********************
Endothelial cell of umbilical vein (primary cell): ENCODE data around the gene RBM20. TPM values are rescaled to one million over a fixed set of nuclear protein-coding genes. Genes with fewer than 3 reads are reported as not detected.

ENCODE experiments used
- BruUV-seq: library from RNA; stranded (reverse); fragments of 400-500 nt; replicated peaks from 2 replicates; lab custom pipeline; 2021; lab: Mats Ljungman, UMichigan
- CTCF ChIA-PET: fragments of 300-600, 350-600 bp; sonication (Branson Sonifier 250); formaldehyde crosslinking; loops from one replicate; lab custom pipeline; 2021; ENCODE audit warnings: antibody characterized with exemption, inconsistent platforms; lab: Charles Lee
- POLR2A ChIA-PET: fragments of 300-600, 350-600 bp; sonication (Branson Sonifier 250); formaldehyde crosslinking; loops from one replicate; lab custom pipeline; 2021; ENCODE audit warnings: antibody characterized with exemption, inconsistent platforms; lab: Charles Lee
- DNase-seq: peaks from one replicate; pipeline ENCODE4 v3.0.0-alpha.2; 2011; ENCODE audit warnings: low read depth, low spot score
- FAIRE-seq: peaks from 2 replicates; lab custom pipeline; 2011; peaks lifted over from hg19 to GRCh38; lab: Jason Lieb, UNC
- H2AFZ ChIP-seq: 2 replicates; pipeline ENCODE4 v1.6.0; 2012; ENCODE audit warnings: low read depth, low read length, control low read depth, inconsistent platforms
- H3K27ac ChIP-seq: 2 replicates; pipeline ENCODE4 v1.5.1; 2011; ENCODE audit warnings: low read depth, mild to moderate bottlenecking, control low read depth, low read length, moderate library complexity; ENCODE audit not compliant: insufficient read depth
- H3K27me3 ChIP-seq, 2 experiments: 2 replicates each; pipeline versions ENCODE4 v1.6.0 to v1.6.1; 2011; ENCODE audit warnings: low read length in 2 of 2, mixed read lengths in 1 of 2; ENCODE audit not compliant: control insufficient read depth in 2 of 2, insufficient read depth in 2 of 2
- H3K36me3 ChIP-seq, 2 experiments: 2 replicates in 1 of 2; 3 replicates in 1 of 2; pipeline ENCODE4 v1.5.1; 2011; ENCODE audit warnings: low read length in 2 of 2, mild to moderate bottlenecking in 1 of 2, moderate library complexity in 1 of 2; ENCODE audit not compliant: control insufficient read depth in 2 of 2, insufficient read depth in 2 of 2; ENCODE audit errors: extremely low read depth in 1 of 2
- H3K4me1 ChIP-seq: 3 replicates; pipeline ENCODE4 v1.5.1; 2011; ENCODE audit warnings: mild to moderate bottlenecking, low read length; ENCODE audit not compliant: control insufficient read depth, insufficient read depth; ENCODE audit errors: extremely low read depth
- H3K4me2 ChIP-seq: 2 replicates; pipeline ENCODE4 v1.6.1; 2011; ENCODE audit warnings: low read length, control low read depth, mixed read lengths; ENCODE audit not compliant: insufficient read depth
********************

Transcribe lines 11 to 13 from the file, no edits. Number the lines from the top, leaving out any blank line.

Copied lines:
- H3K36me3 ChIP-seq, 2 experiments: 2 replicates in 1 of 2; 3 replicates in 1 of 2; pipeline ENCODE4 v1.5.1; 2011; ENCODE audit warnings: low read length in 2 of 2, mild to moderate bottlenecking in 1 of 2, moderate library complexity in 1 of 2; ENCODE audit not compliant: control insufficient read depth in 2 of 2, insufficient read depth in 2 of 2; ENCODE audit errors: extremely low read depth in 1 of 2
- H3K4me1 ChIP-seq: 3 replicates; pipeline ENCODE4 v1.5.1; 2011; ENCODE audit warnings: mild to moderate bottlenecking, low read length; ENCODE audit not compliant: control insufficient read depth, insufficient read depth; ENCODE audit errors: extremely low read depth
- H3K4me2 ChIP-seq: 2 replicates; pipeline ENCODE4 v1.6.1; 2011; ENCODE audit warnings: low read length, control low read depth, mixed read lengths; ENCODE audit not compliant: insufficient read depth